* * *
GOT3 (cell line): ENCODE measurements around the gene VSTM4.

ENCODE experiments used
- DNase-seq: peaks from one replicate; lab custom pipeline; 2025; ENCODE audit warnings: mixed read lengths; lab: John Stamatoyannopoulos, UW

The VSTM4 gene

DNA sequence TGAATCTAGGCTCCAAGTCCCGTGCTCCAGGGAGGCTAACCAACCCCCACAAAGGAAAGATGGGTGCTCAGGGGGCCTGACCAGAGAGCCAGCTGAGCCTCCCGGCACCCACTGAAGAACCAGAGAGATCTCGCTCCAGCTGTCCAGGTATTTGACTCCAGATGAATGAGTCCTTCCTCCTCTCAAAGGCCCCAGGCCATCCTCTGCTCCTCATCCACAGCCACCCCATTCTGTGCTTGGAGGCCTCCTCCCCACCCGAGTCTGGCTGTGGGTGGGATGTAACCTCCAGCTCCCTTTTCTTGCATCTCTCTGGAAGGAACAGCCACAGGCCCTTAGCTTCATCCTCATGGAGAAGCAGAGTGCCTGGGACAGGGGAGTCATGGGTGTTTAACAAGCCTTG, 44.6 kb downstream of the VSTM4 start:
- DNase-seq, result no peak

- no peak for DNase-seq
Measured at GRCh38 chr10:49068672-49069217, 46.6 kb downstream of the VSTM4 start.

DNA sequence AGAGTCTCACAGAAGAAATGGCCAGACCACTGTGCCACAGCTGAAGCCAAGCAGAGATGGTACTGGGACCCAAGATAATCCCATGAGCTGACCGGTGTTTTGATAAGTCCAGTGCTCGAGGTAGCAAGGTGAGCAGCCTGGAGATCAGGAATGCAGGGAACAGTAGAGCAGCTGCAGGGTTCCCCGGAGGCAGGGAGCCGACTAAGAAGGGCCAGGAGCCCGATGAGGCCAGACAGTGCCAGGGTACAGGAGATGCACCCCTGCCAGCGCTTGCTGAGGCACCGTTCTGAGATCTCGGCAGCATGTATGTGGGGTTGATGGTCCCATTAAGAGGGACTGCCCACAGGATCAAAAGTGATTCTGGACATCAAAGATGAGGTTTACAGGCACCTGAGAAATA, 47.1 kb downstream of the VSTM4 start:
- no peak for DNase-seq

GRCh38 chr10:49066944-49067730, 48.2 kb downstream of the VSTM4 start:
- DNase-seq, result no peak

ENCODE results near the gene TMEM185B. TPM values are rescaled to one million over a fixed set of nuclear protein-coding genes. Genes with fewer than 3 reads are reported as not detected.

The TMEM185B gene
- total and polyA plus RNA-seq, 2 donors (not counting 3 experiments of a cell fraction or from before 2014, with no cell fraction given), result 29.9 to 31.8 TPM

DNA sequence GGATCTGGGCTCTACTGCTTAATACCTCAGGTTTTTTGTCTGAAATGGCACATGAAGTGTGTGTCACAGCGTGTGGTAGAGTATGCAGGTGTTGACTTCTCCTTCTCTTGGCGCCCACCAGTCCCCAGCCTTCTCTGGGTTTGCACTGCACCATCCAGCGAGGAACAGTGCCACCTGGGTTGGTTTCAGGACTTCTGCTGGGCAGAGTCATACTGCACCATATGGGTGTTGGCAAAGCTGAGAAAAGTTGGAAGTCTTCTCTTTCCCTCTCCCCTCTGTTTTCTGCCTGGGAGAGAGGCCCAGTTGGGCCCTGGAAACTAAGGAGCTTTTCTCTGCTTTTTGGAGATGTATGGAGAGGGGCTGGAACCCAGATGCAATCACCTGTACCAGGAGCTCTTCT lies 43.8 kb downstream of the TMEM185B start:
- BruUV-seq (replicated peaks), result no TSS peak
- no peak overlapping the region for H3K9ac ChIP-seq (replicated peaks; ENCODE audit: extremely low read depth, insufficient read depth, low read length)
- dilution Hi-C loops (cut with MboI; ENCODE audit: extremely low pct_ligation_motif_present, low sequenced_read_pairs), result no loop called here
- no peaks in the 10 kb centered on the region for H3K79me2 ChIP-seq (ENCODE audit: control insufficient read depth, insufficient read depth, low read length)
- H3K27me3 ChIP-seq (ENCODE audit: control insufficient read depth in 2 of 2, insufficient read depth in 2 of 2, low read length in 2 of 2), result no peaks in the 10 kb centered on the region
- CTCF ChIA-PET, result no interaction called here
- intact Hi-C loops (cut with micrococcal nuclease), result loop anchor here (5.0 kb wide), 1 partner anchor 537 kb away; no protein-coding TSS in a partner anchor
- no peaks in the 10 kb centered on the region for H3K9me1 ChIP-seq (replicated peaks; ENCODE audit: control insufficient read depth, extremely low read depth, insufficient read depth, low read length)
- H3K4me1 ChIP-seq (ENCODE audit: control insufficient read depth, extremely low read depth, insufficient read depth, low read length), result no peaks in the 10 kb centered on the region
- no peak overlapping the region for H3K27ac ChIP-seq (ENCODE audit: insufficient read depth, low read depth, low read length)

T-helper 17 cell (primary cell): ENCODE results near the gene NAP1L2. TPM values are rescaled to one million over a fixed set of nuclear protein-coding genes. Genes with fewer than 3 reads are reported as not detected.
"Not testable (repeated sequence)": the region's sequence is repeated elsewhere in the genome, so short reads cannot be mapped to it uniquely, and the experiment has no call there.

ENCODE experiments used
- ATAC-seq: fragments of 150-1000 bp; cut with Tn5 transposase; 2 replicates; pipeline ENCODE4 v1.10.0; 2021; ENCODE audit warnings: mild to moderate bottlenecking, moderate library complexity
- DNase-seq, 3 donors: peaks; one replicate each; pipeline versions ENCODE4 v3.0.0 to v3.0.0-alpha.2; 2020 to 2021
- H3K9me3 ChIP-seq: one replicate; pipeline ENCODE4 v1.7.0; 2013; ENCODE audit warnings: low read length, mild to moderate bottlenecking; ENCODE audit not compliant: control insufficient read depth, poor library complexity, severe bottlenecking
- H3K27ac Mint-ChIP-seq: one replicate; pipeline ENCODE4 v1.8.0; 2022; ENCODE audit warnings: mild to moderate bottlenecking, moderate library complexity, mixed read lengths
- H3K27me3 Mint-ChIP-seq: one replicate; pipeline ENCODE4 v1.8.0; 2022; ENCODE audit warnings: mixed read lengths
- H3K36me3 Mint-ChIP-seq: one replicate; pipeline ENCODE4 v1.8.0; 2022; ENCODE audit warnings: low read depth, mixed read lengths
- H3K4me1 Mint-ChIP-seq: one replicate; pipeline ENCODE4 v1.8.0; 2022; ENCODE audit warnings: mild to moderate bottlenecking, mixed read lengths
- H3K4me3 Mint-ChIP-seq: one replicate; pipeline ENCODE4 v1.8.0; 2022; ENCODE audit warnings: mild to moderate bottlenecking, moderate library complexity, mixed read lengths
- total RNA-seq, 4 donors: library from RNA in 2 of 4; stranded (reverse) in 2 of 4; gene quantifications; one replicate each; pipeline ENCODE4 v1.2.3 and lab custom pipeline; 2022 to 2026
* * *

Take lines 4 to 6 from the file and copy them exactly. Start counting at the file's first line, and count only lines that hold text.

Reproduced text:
The VSTM4 gene

DNA sequence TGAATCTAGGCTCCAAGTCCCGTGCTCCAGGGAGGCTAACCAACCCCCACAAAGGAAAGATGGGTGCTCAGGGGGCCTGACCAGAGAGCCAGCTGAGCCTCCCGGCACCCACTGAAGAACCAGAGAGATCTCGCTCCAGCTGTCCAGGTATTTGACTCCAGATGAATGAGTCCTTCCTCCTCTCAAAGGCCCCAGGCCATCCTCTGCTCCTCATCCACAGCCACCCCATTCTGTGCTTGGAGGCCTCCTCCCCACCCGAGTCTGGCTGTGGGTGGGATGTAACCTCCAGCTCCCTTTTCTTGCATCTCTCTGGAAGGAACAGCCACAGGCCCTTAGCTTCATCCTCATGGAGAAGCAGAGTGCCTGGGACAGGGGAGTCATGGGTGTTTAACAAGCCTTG, 44.6 kb downstream of the VSTM4 start:
- DNase-seq, result no peak